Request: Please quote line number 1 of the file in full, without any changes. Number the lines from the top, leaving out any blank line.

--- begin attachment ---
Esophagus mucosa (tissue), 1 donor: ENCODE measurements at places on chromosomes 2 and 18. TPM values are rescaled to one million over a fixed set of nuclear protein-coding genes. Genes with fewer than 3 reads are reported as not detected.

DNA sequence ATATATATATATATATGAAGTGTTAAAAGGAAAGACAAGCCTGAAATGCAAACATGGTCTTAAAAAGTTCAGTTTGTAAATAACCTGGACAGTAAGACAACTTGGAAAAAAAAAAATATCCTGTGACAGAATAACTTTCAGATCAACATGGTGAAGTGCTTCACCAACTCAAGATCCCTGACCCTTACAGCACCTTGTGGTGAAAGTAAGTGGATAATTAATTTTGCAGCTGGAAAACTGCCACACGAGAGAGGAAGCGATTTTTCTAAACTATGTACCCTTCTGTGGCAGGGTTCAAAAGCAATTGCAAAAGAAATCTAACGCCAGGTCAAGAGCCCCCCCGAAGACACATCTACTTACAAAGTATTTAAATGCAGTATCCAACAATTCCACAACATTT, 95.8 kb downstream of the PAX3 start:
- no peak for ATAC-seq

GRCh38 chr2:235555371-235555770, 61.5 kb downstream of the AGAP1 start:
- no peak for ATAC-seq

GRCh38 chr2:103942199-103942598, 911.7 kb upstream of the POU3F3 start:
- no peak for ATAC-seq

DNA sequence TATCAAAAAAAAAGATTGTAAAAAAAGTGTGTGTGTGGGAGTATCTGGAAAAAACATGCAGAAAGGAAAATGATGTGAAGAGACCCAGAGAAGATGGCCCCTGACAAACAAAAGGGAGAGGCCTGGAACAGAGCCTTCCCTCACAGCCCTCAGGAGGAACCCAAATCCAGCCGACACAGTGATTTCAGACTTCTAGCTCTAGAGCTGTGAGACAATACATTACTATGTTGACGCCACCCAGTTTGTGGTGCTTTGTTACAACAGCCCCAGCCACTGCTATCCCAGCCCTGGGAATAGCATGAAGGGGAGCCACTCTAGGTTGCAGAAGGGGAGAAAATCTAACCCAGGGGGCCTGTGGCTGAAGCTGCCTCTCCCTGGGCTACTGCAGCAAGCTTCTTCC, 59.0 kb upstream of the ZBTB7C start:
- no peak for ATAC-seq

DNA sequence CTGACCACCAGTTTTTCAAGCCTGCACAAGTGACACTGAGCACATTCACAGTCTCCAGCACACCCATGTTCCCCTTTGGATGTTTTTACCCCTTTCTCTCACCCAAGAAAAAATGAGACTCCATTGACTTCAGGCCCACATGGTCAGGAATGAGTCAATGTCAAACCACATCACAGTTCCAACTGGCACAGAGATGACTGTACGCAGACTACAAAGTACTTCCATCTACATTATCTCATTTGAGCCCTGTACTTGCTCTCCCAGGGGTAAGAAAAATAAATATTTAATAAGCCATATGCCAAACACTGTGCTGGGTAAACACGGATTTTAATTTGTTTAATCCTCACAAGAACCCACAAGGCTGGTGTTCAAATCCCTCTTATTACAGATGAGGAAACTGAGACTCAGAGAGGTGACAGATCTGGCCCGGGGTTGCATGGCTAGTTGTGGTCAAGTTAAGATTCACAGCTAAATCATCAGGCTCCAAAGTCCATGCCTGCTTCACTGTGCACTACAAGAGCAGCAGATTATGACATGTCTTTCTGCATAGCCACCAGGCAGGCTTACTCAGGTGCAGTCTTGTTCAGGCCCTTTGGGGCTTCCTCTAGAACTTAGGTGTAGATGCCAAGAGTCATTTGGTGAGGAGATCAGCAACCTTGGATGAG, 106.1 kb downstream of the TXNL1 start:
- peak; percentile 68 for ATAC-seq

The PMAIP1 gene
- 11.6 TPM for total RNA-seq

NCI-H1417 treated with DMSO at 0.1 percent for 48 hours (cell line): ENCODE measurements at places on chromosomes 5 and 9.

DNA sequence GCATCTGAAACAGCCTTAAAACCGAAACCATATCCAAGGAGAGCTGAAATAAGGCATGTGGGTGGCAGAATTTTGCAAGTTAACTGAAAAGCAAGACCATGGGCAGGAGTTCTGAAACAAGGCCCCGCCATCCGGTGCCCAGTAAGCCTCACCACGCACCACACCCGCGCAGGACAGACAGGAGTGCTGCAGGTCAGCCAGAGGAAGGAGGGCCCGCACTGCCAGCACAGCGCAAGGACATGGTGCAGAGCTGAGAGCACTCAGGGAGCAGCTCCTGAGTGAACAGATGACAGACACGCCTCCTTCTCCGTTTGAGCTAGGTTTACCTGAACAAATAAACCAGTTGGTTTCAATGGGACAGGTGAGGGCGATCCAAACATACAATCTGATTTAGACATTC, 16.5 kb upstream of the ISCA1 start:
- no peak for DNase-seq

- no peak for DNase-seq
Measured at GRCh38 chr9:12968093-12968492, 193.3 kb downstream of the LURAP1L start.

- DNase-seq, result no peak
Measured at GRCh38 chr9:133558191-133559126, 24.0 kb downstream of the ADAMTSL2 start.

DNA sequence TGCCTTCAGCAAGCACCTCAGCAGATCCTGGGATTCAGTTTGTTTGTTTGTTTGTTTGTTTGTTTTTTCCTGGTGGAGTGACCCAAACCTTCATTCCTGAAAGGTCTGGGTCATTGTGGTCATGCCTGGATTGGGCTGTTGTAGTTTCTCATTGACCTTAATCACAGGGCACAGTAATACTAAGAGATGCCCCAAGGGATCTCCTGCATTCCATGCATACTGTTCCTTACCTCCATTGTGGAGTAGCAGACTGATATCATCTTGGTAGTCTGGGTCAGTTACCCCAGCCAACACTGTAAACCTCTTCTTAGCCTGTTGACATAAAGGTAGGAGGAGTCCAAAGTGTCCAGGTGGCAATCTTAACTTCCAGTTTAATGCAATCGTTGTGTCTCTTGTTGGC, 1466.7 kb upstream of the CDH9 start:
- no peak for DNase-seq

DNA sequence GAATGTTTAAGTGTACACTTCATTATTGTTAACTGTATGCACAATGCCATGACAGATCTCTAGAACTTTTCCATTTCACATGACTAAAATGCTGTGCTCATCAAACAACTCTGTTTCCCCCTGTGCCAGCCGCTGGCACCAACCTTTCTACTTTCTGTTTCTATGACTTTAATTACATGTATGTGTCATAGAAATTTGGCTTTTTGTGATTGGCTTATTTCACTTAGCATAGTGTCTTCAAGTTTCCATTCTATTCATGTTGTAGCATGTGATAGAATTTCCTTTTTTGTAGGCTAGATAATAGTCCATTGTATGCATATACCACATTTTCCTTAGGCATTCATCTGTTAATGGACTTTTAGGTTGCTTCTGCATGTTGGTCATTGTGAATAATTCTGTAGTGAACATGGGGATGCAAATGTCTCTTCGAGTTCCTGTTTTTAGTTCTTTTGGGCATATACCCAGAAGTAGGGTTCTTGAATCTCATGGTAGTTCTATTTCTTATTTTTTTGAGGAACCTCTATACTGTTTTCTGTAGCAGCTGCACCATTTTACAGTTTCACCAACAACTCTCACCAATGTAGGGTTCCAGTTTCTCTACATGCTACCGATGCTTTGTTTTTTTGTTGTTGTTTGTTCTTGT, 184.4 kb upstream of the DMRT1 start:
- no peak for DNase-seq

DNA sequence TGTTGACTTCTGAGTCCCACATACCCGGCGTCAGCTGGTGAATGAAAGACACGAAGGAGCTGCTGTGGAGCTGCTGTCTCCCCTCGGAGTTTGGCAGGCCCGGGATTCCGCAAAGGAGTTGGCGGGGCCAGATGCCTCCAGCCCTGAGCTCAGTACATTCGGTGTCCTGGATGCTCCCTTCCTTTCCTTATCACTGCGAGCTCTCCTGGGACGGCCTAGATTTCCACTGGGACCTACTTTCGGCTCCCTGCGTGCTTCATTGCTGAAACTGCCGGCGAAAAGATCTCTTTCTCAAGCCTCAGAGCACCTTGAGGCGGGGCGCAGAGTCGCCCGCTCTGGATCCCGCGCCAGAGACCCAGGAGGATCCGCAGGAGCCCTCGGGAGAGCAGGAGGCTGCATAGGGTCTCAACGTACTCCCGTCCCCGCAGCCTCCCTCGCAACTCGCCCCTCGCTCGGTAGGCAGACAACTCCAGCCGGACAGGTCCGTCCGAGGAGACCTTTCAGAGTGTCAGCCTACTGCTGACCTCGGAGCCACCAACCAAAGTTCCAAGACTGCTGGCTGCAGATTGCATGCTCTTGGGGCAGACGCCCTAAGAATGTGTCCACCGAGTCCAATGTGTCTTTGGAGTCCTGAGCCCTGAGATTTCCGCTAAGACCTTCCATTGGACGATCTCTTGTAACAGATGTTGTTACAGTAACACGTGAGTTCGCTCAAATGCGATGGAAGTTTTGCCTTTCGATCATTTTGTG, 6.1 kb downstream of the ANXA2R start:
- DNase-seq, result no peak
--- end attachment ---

Esophagus mucosa (tissue), 1 donor: ENCODE measurements at places on chromosomes 2 and 18. TPM values are rescaled to one million over a fixed set of nuclear protein-coding genes. Genes with fewer than 3 reads are reported as not detected.